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  • Patrick Zimmermann

Is Service Design still relevant?

Aktualisiert: 24. Juli 2019

Two major trends The Age of the Consumer and The Age of Transparency are changing consumer behaviour and expectations. Service Design risks irrelevance if it doesn’t consider the implications of these trends. 



The Age of the Consumer

Simply put, customers expect consistent and high-value in-person and digital experiences. They don’t care if building these experiences is hard or requires a complex, multifunction approach from across your business. They want immediate value and will go elsewhere if you can’t provide it. (Forrester, link)

These changing consumer expectations are tightly connected to innovations in technology and lead to a massiv change of consumer behaviour. While there used to be pretty much two ways to get information and purchase products: through a website or in a retail store. Nowadays, a multitude of additional channels are available to the consumer. Products can be purchased through apps, messengers, chat bots, voice control, they can be bought or configured online yet picked up offline. This creates an enormous ecosystem of channels that consumers are using to interact with brands and purchase products or services. Throughout their omni-channel research and purchase, consumer expect a consistent consumer experience. In the Age of the Consumer organizations need to adapt the way they design the consumer relationship.


Service Design has proven itself as a discipline in the era of servitization. It looks at everything happening on the front- and back-stage to holistically design a service. Yet, services live within an ecosystems of touchpoints, often extending beyond the owned touchpoints and needs to integrate seamlessly with adjacent and even competitor offerings. For businesses it becomes vital to deliver a consistent consumer experience across all products, services and ultimately every single touchpoint, as this is the connecting tissue within the ecosystem organizations need to nurture.


For the Service Design discipline it becomes vital that services are not only designed through the connection between front and backstage but as well living within a big ecosystem of touchpoints customers are experiencing before, after and during this service. A broader set of design and strategic skills are required to cater to this new task.



The Age of Transparency


Let’s look at the second trend that underlines the need for a new mindset. Through the access to an abundance of information, consumers are more aware and critical about their decisions. In the interaction with companies, they “are gaining unprecedented access to all sorts of information about corporate behaviour, operations, and performance” (Tapscott and Ticoll 2012, p. Xi). Forrester calls this The Age of Transparency.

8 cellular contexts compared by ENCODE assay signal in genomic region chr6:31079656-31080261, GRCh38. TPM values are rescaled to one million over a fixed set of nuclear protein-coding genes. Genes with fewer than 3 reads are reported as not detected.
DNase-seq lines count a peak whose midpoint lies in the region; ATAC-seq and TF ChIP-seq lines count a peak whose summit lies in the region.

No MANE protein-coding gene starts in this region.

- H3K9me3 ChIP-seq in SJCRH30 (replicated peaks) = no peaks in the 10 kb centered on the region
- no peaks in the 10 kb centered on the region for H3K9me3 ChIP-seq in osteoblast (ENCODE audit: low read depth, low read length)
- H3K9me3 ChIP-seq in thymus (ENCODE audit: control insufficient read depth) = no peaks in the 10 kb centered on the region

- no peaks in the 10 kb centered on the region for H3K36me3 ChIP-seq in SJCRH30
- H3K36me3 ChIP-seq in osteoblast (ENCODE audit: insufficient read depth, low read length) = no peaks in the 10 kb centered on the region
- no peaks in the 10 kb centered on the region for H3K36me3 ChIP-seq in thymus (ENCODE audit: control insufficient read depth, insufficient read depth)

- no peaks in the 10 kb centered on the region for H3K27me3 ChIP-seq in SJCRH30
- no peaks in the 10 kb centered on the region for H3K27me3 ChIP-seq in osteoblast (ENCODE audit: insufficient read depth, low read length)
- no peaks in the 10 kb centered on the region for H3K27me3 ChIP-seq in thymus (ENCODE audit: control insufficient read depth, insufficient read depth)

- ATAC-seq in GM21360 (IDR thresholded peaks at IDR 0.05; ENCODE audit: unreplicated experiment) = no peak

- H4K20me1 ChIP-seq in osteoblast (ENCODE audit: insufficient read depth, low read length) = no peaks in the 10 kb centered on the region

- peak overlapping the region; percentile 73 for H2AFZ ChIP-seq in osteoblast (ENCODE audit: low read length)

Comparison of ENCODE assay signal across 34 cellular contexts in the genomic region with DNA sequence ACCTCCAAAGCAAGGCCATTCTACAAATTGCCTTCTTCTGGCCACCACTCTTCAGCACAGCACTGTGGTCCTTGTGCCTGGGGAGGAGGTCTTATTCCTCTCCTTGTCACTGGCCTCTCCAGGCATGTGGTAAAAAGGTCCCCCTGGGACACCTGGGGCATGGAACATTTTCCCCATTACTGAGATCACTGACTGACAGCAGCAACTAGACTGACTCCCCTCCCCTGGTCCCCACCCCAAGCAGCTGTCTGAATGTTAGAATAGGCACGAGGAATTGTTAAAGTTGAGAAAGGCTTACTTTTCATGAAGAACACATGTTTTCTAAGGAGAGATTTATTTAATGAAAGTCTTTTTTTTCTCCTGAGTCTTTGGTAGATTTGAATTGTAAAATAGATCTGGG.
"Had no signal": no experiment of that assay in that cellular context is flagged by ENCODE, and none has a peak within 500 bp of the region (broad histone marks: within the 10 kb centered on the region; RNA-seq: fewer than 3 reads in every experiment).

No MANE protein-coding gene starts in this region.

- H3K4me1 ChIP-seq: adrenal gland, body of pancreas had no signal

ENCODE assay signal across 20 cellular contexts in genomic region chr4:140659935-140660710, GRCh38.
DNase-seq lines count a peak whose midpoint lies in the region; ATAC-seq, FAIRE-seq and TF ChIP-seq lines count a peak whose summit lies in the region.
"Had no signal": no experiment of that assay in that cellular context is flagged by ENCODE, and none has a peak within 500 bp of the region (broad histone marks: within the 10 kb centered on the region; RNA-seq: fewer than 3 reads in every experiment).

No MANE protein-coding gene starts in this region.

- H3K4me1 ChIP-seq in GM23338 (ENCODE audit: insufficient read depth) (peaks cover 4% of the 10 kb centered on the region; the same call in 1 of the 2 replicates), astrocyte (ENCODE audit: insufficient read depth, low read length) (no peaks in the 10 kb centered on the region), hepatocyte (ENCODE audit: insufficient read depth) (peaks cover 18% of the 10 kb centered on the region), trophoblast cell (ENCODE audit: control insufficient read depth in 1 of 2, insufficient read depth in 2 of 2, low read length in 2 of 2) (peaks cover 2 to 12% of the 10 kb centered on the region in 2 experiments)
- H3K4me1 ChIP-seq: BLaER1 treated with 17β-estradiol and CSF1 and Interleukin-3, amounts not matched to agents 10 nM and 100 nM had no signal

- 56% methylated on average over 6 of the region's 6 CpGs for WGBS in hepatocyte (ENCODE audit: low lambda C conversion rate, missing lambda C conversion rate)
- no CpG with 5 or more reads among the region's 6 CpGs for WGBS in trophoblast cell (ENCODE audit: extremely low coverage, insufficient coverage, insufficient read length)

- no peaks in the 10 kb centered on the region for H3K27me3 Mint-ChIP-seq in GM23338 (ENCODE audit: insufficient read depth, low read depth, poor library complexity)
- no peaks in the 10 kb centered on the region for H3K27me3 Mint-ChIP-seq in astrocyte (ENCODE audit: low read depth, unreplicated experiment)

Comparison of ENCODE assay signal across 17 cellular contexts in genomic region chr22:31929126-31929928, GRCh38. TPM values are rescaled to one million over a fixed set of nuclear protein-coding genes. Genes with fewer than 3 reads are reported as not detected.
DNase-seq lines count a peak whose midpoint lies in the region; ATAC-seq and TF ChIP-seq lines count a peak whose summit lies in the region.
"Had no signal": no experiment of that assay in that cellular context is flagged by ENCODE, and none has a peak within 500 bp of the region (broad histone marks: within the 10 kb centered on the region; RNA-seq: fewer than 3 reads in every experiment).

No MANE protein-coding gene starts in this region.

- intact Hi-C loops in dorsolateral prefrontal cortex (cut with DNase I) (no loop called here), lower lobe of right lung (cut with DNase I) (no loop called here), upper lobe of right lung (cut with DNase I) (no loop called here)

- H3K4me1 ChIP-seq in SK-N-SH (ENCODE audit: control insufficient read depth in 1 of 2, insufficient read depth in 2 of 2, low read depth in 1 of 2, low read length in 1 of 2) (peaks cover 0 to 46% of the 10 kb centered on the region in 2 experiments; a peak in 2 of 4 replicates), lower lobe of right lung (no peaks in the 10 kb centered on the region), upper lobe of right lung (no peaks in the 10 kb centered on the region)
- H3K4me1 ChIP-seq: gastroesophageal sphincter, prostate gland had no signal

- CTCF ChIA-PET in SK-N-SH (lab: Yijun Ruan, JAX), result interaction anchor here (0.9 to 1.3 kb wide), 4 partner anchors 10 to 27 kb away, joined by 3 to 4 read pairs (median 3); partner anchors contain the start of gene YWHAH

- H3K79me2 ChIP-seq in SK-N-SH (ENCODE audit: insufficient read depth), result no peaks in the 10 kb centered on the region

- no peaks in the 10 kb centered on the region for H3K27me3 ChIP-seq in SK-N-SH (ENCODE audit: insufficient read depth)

Consumers are no longer limiting themselves to the products and services companies are putting on the market, but are curious to know more about the brand, company and what is hidden behind. If as a company you are not providing the information needed, consumers will find a way to access them. In other words, a new generation of inquisitorial customer are actively looking behind the curtain and therefore behind the brand into the company, or to speak in service design terms, looking at the back-stage actions executed to perform a service or produce a product. 


What does this mean for the Service Design discipline? All of the backstage steps carefully designed are not only ensuring the service experience, they themself play a more active role for the experience of the brand and company as customers become more interested into how companies work. 


I believe that Experience Design is the missing link between Service Design and the connected customer. Experience design (XD) is the practice of designing products, processes, services, events, omnichannel journeys, and environments with a focus placed on the quality of the user experience and culturally relevant solutions. (Wiki, May 8, 2017). Experience Design incorporates all aspects that a customer is “experiencing”, active and passiv, conscious and subconscious. 



Conclusion


I want to recap on some key thoughts at this point. The rise of technology and thus a changing consumer behavior has led to two major trends The Age of the Consumer and The Age of Transparency. Consumers expect consistent in-person and digital experiences, as well as being able to contact a company through their preferred channel. Additionally, the internet has created the access to an abundance of information, placing consumers in the position to choose a company based on the criteria they personally value.


With this in mind, there is a need to start the design process much earlier than at the Service Design phase. It is rather time to think beyond the service and rather use the company as a added value to the offer. By actively making the company part of the business offering, there is a necessity to not only design the service but also “design” the company. In this context “designing the company” doesn’t mean the brand, products or services but rather making sure that there is a shared understanding within the organization. By focusing on the employees and creating shared values and a purpose, we can enable them to use their common sense and thereby act in the best interest of the company. The goal is to create an authentic environment from which the company is prepared to actively push back the dividing line, the curtain which separates front- and back-stage, allowing interested consumer a glance into the company. A strong internal alignment will also set up the company for a constant adaptation and transformation, required in the ever-changing reality.

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© 2019 by Patrick Zimmermann